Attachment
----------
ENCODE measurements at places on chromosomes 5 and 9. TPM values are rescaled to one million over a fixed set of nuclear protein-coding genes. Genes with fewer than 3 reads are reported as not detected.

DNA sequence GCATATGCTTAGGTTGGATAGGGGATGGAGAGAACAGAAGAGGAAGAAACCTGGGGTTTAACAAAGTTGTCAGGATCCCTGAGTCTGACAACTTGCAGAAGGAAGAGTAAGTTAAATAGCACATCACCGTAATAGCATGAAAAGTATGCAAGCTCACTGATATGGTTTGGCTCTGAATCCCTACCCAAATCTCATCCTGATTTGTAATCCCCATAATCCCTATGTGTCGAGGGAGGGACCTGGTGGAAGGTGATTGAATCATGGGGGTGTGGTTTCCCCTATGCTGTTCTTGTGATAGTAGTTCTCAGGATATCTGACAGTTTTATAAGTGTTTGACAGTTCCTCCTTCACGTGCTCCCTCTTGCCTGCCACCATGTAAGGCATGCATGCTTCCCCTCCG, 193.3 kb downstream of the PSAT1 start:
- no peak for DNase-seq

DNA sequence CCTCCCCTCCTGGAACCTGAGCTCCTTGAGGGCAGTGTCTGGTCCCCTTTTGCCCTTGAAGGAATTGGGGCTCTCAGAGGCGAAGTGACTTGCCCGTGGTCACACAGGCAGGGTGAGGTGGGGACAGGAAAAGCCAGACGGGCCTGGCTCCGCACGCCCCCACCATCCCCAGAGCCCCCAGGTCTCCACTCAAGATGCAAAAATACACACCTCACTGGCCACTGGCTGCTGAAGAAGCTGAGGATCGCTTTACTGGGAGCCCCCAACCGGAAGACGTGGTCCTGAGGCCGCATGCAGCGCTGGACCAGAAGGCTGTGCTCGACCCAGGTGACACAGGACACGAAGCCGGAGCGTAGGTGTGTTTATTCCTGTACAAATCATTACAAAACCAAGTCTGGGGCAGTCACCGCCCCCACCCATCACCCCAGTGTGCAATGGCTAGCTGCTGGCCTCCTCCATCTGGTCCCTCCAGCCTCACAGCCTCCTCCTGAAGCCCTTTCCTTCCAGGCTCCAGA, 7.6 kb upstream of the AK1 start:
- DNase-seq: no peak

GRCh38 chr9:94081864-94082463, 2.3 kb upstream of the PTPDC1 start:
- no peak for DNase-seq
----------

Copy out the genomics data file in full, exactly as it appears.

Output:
ENCODE measurements at places on chromosomes 5 and 9. TPM values are rescaled to one million over a fixed set of nuclear protein-coding genes. Genes with fewer than 3 reads are reported as not detected.

DNA sequence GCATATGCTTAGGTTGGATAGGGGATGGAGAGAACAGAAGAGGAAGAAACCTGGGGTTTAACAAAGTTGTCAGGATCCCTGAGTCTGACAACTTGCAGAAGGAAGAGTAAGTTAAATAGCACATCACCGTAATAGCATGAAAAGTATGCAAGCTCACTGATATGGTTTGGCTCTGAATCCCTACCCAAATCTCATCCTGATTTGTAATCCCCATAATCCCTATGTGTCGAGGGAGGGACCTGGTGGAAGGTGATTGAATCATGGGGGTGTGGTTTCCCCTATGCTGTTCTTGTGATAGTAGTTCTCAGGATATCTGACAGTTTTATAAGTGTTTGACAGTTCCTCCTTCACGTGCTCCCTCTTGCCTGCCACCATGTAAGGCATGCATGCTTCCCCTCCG, 193.3 kb downstream of the PSAT1 start:
- no peak for DNase-seq

DNA sequence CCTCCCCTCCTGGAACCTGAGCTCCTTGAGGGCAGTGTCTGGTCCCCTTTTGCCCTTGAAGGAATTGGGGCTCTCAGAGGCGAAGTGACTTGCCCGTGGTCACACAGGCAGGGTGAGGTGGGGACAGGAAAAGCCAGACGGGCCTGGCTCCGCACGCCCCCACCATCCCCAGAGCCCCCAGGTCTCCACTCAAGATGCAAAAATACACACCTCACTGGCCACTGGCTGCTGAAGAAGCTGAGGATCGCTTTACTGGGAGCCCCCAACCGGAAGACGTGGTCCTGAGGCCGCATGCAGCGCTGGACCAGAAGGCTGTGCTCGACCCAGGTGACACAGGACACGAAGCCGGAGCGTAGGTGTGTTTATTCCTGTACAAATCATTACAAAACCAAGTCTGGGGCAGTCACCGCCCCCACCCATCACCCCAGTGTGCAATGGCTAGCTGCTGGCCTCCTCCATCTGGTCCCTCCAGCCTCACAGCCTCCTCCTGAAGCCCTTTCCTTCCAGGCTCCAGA, 7.6 kb upstream of the AK1 start:
- DNase-seq: no peak

GRCh38 chr9:94081864-94082463, 2.3 kb upstream of the PTPDC1 start:
- no peak for DNase-seq